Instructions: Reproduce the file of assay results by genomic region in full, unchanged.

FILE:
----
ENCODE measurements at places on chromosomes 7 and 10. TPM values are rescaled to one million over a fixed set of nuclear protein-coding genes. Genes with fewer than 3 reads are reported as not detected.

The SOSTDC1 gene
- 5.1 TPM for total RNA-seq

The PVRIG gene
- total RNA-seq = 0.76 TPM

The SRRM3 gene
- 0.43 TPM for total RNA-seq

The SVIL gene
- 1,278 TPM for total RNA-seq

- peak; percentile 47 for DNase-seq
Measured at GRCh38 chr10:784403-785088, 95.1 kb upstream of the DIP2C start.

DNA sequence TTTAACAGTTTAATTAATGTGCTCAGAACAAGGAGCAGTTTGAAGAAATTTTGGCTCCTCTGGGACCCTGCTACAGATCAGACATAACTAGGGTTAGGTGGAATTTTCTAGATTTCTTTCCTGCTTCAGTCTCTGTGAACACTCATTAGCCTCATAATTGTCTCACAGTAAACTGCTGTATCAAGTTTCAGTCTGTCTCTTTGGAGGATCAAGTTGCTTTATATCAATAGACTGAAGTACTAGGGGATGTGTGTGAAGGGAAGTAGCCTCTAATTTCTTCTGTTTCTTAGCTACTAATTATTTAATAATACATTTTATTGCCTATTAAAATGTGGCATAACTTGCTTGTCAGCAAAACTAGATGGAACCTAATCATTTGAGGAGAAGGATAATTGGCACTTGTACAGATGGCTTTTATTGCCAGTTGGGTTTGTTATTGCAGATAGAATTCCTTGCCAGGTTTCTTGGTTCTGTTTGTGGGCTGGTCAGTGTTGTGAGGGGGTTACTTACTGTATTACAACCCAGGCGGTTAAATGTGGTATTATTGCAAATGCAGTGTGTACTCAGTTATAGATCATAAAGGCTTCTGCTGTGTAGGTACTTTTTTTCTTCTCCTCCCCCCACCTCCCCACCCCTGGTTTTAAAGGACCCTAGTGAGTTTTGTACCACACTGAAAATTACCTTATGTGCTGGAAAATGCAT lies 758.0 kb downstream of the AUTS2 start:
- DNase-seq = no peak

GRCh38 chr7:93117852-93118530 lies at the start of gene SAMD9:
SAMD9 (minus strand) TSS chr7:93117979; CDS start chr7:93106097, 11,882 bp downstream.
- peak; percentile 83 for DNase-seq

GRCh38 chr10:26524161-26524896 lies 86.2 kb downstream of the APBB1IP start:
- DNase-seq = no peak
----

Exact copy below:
ENCODE measurements at places on chromosomes 7 and 10. TPM values are rescaled to one million over a fixed set of nuclear protein-coding genes. Genes with fewer than 3 reads are reported as not detected.

The SOSTDC1 gene
- 5.1 TPM for total RNA-seq

The PVRIG gene
- total RNA-seq = 0.76 TPM

The SRRM3 gene
- 0.43 TPM for total RNA-seq

The SVIL gene
- 1,278 TPM for total RNA-seq

- peak; percentile 47 for DNase-seq
Measured at GRCh38 chr10:784403-785088, 95.1 kb upstream of the DIP2C start.

DNA sequence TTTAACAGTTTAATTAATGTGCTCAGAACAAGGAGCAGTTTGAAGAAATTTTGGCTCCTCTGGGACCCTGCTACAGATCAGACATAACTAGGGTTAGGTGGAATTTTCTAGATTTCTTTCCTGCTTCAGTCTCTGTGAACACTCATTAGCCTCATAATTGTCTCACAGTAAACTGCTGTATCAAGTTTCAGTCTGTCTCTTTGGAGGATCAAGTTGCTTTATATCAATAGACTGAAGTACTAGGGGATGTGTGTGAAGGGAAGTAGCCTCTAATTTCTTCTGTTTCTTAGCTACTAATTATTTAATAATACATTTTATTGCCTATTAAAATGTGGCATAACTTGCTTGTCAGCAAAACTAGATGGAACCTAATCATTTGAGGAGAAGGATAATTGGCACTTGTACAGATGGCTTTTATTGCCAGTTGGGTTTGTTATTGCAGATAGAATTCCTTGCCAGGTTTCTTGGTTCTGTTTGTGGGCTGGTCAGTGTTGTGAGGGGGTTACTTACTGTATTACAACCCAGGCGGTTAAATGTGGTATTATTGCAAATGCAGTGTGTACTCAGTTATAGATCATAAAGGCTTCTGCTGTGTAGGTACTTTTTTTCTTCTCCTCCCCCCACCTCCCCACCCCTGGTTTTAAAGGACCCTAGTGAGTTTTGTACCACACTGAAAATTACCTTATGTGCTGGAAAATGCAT lies 758.0 kb downstream of the AUTS2 start:
- DNase-seq = no peak

GRCh38 chr7:93117852-93118530 lies at the start of gene SAMD9:
SAMD9 (minus strand) TSS chr7:93117979; CDS start chr7:93106097, 11,882 bp downstream.
- peak; percentile 83 for DNase-seq

GRCh38 chr10:26524161-26524896 lies 86.2 kb downstream of the APBB1IP start:
- DNase-seq = no peak